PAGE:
In contrast, we might perceive the great thing as great in itself, and we declare to be totally satisfied, but then we ask, "What use is it?" or "What can I do with that?"

Like meditation, singing overtones is an end in itself, and needs no purpose to evince its value. In way, it is totally useless, as is meditation, but therein lies its highest use!

The moment we desire some end from the process of singing, we have lost the purpose. Desire for something more than the act itself diminishes the quality of of the act.

However, I have made some use of overtone singing in creating eleven mystical love songs in a collection of songs known as "The Me Machine."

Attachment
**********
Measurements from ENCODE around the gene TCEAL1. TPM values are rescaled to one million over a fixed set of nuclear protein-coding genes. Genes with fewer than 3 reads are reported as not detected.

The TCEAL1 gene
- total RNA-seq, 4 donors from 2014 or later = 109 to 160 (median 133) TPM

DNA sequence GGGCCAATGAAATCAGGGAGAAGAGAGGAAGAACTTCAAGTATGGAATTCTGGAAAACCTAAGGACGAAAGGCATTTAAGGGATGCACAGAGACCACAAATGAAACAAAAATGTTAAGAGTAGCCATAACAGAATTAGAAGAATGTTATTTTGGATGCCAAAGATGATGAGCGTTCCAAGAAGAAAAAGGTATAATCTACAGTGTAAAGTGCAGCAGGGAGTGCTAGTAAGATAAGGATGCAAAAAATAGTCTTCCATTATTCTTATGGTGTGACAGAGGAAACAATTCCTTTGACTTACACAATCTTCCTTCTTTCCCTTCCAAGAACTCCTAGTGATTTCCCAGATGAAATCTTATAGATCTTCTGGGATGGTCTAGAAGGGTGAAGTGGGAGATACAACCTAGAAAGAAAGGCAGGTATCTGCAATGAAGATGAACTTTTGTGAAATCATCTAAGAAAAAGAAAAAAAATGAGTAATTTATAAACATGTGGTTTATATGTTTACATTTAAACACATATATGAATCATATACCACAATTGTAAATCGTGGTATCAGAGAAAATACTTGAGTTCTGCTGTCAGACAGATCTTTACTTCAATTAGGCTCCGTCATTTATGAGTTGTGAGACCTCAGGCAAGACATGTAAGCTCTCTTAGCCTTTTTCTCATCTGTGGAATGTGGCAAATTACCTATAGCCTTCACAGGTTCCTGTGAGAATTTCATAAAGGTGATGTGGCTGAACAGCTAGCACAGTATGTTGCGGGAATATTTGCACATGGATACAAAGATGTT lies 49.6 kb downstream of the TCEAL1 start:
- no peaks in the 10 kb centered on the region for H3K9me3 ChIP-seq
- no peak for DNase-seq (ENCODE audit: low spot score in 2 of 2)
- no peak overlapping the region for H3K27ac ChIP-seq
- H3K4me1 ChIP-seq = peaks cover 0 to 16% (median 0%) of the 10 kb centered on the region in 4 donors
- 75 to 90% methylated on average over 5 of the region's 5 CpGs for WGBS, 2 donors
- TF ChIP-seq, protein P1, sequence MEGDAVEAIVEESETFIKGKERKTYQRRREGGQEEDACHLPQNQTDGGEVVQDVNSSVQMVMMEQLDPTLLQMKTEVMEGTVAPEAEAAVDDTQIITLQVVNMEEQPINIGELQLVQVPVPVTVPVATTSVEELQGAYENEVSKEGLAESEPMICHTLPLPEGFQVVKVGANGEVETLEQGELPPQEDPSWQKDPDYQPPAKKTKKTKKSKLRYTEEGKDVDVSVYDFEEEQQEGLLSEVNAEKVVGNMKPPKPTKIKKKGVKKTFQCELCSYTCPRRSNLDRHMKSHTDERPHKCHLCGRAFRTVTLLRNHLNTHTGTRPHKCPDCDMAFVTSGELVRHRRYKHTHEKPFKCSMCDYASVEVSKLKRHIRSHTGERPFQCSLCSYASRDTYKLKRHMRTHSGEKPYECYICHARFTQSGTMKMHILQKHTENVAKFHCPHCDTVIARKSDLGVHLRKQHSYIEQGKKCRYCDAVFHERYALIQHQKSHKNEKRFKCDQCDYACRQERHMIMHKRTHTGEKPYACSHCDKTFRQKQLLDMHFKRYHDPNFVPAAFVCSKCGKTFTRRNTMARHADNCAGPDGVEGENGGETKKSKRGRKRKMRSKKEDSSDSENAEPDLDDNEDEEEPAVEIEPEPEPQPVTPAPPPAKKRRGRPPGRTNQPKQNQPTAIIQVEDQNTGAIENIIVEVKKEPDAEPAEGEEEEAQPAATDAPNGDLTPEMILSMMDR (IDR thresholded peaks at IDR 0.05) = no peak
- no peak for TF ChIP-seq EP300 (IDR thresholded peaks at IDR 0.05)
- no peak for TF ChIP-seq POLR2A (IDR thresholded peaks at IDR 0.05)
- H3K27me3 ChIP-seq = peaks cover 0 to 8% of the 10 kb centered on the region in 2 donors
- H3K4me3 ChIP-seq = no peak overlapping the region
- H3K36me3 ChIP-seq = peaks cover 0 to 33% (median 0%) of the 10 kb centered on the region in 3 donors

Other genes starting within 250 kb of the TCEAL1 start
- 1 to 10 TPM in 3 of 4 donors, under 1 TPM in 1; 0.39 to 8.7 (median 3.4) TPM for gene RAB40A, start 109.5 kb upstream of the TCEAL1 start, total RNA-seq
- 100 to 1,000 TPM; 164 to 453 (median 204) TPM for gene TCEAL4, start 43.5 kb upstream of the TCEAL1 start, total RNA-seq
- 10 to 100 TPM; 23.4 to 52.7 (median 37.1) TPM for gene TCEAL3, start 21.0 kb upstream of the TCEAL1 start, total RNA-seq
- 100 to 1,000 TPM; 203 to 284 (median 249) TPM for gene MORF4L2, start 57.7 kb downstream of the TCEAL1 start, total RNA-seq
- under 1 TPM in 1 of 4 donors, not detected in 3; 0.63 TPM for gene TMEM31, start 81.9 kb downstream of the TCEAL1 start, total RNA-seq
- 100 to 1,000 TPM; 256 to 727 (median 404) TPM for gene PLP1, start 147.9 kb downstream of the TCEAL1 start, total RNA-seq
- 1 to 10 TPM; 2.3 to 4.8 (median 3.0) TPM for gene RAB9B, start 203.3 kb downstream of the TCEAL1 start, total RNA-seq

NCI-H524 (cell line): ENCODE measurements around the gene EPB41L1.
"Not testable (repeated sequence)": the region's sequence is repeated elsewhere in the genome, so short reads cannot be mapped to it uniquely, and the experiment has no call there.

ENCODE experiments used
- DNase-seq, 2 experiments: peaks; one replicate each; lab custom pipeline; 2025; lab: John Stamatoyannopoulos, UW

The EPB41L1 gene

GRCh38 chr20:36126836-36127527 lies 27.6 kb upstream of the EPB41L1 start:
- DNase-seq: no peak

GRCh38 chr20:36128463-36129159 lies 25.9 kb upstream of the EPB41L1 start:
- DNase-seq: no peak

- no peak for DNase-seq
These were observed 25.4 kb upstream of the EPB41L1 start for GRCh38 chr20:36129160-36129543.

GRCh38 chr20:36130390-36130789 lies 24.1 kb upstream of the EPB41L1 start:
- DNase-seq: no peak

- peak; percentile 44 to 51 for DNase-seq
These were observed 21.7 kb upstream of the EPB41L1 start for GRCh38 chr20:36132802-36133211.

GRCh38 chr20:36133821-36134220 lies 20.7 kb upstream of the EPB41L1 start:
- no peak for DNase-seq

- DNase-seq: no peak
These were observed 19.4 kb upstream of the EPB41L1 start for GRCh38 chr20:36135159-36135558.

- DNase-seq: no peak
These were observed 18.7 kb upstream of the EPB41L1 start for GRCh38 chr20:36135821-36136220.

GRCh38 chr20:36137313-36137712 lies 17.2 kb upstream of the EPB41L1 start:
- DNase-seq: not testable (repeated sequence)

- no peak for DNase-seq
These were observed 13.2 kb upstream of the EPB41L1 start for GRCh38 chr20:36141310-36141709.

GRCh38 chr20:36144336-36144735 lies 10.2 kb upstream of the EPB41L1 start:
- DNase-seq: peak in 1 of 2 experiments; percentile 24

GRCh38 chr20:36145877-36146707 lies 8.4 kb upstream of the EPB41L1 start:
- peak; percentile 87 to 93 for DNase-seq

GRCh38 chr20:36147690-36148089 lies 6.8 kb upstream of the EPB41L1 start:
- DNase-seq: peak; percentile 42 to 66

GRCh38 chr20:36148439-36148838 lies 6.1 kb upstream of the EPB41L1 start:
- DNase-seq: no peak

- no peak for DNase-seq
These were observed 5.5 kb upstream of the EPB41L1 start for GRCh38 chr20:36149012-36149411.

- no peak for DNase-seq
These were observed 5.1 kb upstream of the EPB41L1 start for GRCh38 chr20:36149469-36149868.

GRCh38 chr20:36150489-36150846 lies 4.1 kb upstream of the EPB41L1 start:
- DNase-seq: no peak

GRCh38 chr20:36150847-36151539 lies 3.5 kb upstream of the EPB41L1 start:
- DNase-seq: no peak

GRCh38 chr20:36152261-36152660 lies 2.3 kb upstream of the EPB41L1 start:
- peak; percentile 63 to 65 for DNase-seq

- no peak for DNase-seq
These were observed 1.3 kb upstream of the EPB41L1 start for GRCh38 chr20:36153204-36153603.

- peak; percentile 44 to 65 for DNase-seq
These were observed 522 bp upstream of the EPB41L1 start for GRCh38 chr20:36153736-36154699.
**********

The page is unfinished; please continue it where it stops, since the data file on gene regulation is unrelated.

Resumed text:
For many more years that I have taught, I have struggled conceptually with what to do with overtone singing, to whom it belongs, whether I should be teaching it at all, and how best to share it with others.

Forced into live performance on occasion for need of money, I had to come up with something to do to keep the show going. Overtone singing alone can't always fill an hour-long set. So, when not overtone singing, I would sing or recite lyrics of my own smart-ass design, or play trumpet, and generate looping drones of any of those sound sources to support the lead melody. After a few performances, I found I had a body of "songs," which audiences found amusing.